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July 11, 2002

Tuteur Made from Privet

All vines need a structure on which to climb.
The size of that structure will depend upon the potential size of the
vine. While larger ones look best on an arbor, small vines like
clematis are better suited for a small upright structure. Walter shows
how to make a tuteur out of an inexpensive tomato cage and several long
privet limbs. Here's one example of how a bad plant can perform a good
deed in your garden!

Summertime Vegetable Garden Update

Walter visits the Research and Education
Garden on UGA's College of Agricultural and Environmental Sciences
Griffin Campus to check on the progress of our vegetable patch. Master
Gardener Jerry Robinson and Garden Horticulturist Tony Johnson are
already harvesting several vegetables. They constantly evaluate and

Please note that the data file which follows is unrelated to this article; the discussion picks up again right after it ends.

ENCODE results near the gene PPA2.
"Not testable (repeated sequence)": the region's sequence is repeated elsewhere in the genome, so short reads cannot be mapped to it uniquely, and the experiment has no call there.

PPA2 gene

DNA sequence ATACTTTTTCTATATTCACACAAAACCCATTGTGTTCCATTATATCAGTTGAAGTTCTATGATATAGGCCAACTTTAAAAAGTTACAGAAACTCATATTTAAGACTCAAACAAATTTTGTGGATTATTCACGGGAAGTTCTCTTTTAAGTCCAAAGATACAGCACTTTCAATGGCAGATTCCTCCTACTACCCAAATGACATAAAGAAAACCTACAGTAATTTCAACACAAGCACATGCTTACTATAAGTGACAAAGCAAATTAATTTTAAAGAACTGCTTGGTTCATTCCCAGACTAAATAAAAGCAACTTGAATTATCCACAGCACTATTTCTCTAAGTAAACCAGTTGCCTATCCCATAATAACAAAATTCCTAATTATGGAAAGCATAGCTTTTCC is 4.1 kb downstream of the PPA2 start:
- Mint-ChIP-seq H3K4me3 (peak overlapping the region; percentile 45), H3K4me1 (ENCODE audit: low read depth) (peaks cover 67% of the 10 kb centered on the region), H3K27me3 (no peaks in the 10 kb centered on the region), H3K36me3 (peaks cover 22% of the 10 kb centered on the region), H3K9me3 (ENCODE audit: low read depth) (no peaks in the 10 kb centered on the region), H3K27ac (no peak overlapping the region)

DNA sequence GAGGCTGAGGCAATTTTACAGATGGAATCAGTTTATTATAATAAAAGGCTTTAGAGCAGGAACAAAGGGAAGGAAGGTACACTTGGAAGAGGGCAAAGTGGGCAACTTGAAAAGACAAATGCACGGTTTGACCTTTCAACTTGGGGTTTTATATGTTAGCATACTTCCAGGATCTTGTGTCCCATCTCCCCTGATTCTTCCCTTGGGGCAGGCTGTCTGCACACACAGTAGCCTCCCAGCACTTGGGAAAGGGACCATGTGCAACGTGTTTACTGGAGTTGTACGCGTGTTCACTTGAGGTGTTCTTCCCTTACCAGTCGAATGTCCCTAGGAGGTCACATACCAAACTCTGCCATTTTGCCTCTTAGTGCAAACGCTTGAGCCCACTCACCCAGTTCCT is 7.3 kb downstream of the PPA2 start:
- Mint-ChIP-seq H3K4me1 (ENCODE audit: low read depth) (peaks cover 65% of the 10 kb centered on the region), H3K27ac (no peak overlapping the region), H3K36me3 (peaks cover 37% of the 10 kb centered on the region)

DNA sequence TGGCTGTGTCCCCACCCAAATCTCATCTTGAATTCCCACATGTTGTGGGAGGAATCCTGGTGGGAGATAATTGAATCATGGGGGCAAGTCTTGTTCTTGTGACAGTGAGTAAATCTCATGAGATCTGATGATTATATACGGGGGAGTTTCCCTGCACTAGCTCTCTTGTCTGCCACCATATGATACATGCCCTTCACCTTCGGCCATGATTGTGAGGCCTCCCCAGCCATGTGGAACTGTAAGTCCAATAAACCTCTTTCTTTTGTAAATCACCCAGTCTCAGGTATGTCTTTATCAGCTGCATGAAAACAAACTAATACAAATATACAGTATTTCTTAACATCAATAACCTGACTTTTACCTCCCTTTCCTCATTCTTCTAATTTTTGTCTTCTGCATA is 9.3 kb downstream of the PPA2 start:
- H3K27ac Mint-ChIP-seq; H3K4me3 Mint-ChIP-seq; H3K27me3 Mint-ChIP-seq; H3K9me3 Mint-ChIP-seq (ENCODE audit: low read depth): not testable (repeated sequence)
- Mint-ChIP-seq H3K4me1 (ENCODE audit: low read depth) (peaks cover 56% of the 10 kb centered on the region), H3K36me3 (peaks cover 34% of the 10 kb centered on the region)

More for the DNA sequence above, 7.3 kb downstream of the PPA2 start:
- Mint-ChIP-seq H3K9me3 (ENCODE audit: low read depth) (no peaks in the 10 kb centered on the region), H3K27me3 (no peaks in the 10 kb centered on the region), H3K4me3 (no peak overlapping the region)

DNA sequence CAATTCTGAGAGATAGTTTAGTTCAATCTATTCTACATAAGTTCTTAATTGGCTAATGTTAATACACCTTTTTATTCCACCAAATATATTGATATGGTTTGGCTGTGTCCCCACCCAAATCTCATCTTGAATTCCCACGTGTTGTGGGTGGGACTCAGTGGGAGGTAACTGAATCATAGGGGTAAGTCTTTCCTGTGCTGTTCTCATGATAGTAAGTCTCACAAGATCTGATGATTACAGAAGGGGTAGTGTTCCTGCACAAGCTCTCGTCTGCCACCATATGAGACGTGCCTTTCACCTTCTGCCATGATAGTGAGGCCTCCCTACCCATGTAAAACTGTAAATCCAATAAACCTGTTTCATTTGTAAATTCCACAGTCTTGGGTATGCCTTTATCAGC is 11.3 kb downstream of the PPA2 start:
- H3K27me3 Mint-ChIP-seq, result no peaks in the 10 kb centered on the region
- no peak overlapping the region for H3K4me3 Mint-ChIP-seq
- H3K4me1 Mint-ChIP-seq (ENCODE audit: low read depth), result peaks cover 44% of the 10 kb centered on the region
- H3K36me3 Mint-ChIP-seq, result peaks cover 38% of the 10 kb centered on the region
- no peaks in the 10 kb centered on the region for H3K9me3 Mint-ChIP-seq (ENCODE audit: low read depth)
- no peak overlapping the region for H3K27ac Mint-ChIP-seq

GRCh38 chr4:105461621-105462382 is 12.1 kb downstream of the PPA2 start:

assess plant varieties, mulching practices, bed design, and other plant
management methods in this vegetable garden.

Introducing the Oak Family

Families have a common surname that
distinguishes them from other families (for example, Reeves). Members
of a single family have different first names that distinguish them
from other members of the clan. Well, Walter introduces several members
of the Quercus family, commonly known as the Oak family. Quercus is the
genus name of the oaks. Individual members of the family are
distinguished from each other by their species name. For more on oak
identification click here.

He also introduces three members of the Cornus (dogwood) family and shows how they differ from each other.

Garden Center Bargains

Azaleas and rhododendrons often go on sale
after they bloom at a nursery. Even though the plants may be thin and
scraggly, they can often be rescued. Walter shows how to prune the top
growth of an azalea to make a compact plant which, if planted properly,
can be a very inexpensive addition to your landscape.